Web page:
Before the internet happened, film fans had to rely on a thing called books to find out about obscure films that couldn’t even get played on the lowest wattage UHF stations. One of those books was RE Search: Incredibly Strange Films that gave attention to the work of indie directors such as Russ Meyer (Vixen), Doris Wishman, Frank Henenlotter (BasketcaseBlood Feast) back in 1986. They were names that never get bantered about in a college film appreciation class. One of the directors interviewed in this seminal tome was Ted V. Mikels. The filmmaker who once lived in a castle outside of Hollywood understood his audience wanted a certain level of extreme in a film to make up for his lack of budget. He knew how to appease the grindhouse audience that wasn’t going to compare his film to the latest Doris Day flick. Nowadays his “biggest” film is The Girl in the Gold Boots that’s part of Mystery Science Theater 3000. But Mikel’s finest film was The Corpse Grinders which dared to go one step beyond the normal grave robber plot.
Late at night a woman goes to let her cat in the house only to find herself attacked and killed by her once sweet feline. What could have possibly turned her pet evil? She went out of her way to spend a little extra to get Lotus cat food. It’s specially made for “cats who love people.” And that turns out to be the problem since the secret ingredient in the can is people. Turns out the owners of the company needed to cut corners to save money and decided that instead of buying meat, pork or chicken, they paid off folks at graveyards to dig up the freshest of dearly departed. They’d go back to the factory and toss the corpses into the corpse grinding machine and everything ends up in the can for kitty’s dinner. While it seems like a great scheme to make the company profitable, they didn’t count on two things. Cats that eat Lotus would become maneaters. And supply of recently deceased wouldn’t keep up with demand from cat owners wanting the best for tabby. This leads to the business owners tempted to find fresh supplies of the secret ingredient. The local police are on the case, but will they be willing to expose the dark secret of the town’s hottest new business?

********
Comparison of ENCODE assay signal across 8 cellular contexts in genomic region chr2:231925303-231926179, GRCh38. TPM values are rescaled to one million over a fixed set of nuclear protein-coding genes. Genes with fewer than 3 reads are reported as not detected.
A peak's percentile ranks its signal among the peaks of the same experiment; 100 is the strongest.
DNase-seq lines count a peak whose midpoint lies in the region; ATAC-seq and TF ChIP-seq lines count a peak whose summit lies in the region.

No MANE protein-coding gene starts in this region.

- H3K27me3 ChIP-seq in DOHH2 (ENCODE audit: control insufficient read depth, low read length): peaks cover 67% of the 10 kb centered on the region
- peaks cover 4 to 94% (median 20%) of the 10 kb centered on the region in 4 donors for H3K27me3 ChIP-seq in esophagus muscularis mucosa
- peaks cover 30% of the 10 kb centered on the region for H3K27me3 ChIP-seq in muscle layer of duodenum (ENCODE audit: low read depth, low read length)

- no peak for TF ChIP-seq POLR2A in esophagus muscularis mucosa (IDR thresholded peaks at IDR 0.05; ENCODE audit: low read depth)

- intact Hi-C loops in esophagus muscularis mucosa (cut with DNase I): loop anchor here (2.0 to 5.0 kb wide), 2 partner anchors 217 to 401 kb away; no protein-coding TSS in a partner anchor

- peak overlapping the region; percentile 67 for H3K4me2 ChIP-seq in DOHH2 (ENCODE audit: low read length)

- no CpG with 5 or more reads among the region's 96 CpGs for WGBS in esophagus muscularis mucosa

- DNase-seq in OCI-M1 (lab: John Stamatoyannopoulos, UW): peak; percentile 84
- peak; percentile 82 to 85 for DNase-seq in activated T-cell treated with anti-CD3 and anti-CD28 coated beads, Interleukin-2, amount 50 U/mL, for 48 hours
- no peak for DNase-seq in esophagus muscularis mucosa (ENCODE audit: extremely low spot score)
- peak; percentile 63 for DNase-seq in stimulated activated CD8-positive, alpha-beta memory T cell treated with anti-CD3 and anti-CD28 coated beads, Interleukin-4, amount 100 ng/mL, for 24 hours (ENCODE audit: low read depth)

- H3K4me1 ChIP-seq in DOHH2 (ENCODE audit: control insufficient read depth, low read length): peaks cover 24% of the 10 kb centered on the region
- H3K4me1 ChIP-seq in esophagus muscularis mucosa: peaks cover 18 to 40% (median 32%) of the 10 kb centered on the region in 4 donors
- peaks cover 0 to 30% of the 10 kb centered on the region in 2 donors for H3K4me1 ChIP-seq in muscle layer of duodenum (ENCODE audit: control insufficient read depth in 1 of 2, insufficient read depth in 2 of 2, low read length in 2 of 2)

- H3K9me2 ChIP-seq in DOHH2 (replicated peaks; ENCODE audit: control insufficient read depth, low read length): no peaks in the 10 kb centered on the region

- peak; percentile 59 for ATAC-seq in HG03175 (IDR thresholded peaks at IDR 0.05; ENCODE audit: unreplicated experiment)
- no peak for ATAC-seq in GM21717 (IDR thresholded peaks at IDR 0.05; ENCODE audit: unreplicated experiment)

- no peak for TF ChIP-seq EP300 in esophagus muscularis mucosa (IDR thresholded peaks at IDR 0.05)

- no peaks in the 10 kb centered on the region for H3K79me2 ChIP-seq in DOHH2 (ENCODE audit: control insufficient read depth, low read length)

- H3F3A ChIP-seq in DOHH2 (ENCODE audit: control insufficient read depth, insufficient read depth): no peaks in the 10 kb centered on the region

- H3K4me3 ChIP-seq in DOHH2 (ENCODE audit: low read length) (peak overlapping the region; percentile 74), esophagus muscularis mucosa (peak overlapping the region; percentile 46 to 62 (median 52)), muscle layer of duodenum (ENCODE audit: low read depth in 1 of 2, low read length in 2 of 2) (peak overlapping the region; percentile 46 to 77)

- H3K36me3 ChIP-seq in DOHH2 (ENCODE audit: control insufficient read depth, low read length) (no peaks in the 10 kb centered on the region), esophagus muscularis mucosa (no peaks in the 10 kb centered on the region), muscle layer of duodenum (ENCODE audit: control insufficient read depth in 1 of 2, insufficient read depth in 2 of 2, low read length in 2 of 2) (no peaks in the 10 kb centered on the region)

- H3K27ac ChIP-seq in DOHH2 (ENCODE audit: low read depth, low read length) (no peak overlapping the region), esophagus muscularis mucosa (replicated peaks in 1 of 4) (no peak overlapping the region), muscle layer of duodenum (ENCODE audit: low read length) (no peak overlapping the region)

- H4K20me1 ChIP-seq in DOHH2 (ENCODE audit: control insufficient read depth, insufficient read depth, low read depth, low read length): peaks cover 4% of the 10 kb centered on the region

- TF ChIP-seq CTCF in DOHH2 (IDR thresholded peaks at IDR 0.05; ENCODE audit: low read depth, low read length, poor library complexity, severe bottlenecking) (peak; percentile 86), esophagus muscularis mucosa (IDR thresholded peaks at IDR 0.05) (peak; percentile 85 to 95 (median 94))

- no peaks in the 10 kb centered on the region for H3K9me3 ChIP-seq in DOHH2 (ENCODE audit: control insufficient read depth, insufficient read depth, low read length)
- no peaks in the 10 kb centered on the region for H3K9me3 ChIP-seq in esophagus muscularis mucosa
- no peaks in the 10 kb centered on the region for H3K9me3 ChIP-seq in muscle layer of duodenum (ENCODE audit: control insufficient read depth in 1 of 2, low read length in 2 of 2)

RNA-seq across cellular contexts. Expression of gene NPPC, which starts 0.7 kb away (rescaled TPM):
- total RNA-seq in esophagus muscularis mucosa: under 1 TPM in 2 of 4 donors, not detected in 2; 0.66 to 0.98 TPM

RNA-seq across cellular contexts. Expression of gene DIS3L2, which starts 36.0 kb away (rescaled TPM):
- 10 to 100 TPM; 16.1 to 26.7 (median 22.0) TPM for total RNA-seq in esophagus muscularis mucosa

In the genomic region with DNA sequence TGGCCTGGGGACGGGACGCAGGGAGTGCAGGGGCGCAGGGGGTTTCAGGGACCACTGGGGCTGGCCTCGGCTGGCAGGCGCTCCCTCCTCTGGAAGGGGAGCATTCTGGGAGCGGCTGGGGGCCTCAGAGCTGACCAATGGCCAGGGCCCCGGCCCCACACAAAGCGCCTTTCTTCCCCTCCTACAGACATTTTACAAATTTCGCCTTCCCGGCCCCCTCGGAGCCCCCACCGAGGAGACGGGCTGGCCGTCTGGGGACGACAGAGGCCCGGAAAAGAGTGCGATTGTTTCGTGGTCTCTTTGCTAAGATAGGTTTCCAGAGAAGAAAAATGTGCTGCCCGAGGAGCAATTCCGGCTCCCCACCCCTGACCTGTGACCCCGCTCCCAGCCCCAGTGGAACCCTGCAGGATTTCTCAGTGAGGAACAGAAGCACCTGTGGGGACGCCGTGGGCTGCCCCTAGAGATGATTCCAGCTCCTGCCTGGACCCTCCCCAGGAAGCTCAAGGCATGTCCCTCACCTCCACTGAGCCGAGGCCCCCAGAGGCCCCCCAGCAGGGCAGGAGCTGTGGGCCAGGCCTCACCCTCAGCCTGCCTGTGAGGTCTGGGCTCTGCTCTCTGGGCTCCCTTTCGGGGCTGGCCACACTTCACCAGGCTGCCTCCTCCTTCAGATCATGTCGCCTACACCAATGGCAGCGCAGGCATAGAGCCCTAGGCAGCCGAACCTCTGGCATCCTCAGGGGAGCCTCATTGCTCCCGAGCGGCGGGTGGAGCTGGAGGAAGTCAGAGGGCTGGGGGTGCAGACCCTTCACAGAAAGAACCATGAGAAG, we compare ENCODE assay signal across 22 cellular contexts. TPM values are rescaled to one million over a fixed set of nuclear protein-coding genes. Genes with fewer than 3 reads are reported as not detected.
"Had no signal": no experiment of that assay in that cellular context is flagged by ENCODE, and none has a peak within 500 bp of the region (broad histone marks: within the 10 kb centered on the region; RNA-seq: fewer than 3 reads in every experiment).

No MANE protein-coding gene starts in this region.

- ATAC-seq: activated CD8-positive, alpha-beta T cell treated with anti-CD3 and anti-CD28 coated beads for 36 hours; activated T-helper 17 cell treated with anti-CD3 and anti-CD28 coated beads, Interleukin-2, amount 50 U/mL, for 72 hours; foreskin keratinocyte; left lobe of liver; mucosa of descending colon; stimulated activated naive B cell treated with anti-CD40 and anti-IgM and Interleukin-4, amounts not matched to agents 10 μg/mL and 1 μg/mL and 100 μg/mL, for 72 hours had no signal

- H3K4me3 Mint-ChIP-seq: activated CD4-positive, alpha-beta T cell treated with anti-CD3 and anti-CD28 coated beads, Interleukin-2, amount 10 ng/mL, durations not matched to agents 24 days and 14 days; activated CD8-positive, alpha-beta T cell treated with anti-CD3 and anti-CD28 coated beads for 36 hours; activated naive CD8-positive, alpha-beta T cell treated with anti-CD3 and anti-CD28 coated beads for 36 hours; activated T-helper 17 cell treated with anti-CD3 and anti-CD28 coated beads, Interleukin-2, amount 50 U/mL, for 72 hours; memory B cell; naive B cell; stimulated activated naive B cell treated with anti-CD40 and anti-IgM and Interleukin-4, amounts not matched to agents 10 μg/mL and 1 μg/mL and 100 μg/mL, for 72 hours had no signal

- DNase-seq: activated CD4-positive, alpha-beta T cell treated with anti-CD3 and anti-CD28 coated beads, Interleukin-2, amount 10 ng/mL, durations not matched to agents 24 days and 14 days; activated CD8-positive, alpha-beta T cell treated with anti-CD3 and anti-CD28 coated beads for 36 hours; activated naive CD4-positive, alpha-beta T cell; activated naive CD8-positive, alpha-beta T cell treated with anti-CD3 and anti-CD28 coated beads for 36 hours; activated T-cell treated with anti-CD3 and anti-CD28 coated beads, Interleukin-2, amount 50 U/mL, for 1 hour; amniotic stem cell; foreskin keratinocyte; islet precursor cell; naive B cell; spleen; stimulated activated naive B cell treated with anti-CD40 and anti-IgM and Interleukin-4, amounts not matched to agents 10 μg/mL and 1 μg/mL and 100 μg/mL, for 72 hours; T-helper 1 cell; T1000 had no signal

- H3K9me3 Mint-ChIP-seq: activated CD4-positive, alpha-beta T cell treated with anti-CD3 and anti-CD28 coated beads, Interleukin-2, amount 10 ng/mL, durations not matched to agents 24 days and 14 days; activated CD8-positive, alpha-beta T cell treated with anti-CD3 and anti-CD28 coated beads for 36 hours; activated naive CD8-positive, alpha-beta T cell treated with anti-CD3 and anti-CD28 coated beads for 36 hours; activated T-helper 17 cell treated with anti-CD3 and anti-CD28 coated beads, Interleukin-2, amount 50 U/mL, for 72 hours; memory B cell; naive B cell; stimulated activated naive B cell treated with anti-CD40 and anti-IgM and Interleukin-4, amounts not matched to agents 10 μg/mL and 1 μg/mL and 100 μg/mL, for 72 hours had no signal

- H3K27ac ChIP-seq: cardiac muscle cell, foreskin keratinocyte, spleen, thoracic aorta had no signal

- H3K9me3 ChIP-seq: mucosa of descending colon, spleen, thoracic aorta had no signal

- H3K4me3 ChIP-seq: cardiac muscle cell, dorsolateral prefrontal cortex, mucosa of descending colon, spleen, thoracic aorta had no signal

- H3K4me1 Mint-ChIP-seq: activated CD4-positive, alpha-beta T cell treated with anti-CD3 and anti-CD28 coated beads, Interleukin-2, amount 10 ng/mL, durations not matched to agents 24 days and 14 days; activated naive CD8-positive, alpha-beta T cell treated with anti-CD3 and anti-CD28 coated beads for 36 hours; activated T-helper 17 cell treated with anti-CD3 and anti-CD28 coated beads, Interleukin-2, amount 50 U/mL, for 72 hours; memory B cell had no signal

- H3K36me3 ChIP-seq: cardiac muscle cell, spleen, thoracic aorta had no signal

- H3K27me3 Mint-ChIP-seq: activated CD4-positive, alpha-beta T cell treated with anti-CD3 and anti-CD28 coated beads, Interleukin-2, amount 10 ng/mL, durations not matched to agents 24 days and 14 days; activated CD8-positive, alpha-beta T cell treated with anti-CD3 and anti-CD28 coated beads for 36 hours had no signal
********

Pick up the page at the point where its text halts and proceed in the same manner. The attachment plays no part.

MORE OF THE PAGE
The Corpse Grinders is a gem of ’70s exploitation since it lives up to the title. There really is a machine that turns bodies into catfood. The cat attacks are gross and bloody. Even with a micro-budget, the film delivers the goods. The cat food angle is gross, but speaks about modern businesses that are about the bottom line. The film is only 73 minutes long so it moves at a fine rate. There’s no stretching the story out in the second act to make it a two hour epic. Ted V. Mikels didn’t disappoint theatergoers with a great premise covered in cinematic boredom. People came to see corpse grinding and they got it. Mikels truly belonged in the pantheon of cult directors covered in Incredibly Strange Films with a film that lived up to the title. After The Corpse Grinders, you’ll never look at premium catfood without a shudder.
The video is 1.85:1 anamorphic. The folks at Vinegar Syndrome has done a tremendous job cleaning up the film so the blood pops on the screen. Mikel shot part of the movie with extreme green and red gels on the lamps so that it feels like a precursor to Dario Argento’s Susperia. The 1080p transfer allows these colors to shine without overwhelming the details. The audio is DTS-HD MA mono. The levels and mix is great for a film recorded on a shoestring.
Historical Commentary Track has filmmaker Elijah Drenner discuss the history of the film and filmmaker using audio clips from Mikels. Drenner also found out about Mikels through Incredibly Strange Films.
Ted Talks (18:00) sits down with Ted V. Mikels before his passing last year. He points out that the film was packaged as the Final Dimension of Shock with two other films to create a program for theater. He also mentions that he shared office space with Bozo the Clown near Paramount Studios.
Stills (0:38) includes the original lobby cards and promo material.
Vinegar Syndrome presents The Corpse Grinders. Directed by: Ted V. Mikel. Screenplay by: Arch Hall Sr & Joseph Cranston. Starring: Sean Kenney, Monika Kelly, Sanford Mitchell, J. Byron Foster and Warren Ball. Rated: Unrated. Running Time: 73 minutes. Released: October 24, 2017.
Tags: Ted V. Mikel, The Corpse Grinders, Vinegar Syndrome